The center serve a snack at 4 p.m., every day that it's open, and holds a birthday party once a month.
Smith, a bachelor, was born in 1933 and grew up in the Upper West Side of New York City. He served in the Army from 1953-55, then moved to Harlem, and in 1963 made a trip to the Bay Area because "I wanted to see what was happening on this side of the world." While seeking a job in San Francisco, he went to the Catholic Youth Organization on Market Street. "They sent me to the Columbia Boys Club on 17th and Guerrero, and they sent me over here," he recalls. "I was the games room director, then the athletic director, then the program director, then became executive director in 1970.
"The neighborhood has really improved over the time I've been here," he remarks. "When I came here, it was all Navy housing. It looked like barracks. The public housing was painted an old-fashioned yellow." But he has always enjoyed life in San Francisco: "Compared to where I came from, this whole thing is a resort -- everything in California."
Because Hunters Point has so few public schools, most local kids are bused out of the neighborhood, frequently all the way across town, and don't get home until 4:30 p.m. As a result, the center is open much later during the school year than it is in the summertime.
Despite the high rate of unemployment, the industrial pollution, and the poverty that characterize much of Hunters Point, Smith says he has never lost his hope for the neighborhood. "If anyone would talk to my mother, she would tell you I was in worse shape than any of these kids that I serve. In my mind, most of these kids, when they become adults, they should be better than me, with all the opportunities they have."
The center is funded partly by private donors and foundations, such as United Way, and partly by the city. But Smith admits: "I am in a survival situation to keep these doors open."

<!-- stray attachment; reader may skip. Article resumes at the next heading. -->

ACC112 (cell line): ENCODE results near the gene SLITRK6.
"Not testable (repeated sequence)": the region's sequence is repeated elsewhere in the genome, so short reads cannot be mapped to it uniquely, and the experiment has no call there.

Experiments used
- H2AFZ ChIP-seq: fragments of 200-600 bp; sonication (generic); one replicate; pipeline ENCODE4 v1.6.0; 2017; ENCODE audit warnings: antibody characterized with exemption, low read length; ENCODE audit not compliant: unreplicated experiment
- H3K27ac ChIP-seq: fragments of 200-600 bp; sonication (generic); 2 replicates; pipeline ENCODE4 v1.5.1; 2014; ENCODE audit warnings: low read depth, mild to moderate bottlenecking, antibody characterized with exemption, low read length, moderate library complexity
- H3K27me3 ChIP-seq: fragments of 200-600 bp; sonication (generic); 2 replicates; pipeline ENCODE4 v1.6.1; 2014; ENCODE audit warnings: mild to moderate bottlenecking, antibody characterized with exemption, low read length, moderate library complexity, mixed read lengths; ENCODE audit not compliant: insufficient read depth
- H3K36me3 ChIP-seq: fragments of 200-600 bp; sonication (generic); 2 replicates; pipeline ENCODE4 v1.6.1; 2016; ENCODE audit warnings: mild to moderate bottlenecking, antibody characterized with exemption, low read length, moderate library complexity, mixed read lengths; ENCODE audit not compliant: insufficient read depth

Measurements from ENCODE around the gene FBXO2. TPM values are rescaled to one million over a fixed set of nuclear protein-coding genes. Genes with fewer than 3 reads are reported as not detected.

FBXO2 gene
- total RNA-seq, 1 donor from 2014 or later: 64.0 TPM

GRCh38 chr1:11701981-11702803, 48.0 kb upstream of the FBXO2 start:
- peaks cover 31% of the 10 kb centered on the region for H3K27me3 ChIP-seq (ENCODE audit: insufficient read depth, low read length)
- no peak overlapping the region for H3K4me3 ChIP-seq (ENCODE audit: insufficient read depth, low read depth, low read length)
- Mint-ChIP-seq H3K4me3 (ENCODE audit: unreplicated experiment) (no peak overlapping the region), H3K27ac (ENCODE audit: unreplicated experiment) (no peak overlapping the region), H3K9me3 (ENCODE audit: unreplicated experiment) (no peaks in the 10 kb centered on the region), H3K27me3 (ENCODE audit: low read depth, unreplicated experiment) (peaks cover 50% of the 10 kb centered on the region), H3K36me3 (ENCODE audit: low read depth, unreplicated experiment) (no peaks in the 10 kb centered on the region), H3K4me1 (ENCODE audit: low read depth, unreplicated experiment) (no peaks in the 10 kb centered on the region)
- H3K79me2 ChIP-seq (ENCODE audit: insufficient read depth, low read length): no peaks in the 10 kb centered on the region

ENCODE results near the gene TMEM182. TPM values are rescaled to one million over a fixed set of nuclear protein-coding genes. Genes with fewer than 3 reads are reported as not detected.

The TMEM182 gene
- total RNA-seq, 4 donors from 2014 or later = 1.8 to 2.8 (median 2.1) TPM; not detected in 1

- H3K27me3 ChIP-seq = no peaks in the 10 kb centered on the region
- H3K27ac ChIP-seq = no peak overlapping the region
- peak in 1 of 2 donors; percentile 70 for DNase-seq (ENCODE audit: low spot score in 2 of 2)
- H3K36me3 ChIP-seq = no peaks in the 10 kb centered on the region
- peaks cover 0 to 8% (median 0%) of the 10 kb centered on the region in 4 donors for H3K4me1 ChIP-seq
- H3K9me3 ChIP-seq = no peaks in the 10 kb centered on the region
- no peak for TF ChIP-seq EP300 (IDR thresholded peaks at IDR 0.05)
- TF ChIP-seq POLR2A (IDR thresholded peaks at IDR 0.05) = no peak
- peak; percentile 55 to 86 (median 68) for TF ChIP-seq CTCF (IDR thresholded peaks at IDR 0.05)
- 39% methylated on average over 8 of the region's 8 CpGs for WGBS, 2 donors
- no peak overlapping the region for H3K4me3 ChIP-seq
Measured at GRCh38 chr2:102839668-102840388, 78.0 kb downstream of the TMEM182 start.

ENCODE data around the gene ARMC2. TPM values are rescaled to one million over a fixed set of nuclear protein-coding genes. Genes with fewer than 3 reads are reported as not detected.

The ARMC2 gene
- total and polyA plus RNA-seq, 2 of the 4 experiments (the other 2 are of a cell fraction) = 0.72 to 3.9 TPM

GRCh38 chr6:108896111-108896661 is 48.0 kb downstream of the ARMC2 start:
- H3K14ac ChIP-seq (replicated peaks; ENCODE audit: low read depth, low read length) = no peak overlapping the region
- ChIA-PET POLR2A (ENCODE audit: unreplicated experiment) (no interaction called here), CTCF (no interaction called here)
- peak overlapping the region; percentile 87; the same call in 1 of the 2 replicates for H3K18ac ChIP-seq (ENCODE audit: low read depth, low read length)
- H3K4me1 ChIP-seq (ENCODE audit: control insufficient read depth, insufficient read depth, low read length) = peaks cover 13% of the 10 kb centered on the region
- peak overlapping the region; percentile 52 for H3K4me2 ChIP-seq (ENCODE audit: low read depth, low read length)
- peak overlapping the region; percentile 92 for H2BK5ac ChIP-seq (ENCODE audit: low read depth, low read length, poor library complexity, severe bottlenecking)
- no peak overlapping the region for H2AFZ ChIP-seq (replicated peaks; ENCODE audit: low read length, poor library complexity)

The club's city-funded excursion program is especially popular. "We went to Rollerama in San Mateo last Saturday. Two weeks ago we went to Japantown for bowling. We went to the Exploratorium not long ago, and the Lawrence Hall of Science at UC Berkeley," he notes.
Smith says he chose a career working with kids because "I like to improve the quality of people's lives. But it's not easy. We live in the richest country in the world, but sometimes a place like this is overlooked. . . . These young people are the citizens of tomorrow, and that's all we have. They're going to run the city and run the country, and a lot of people don't realize that."
The center welcomes volunteers. "We don't get a whole lot of them," he admits, "but we can always use them, to help tutor some young people, act like good role models, and go on some of the field trips with us."
If the Club had a bigger budget, says Smith, he would spend the extra money on counseling, "to help kids adjust, and realize who they are and what they are. A lot of people haven't even found their identity yet, and they're adults."
The Hunters Point Boys and Girls Club is open during the school year Tuesday-Friday from 2-8 p.m., and Saturday from 10 a.m.-6 p.m. The summer hours are Monday-Friday from 10 a.m.-5 p.m., and closed on weekends.
The club is now in the process of planning a celebration for its 40th birthday. For more information, or to arrange a visit to the club, call Reuben Smith at 415-822-7140.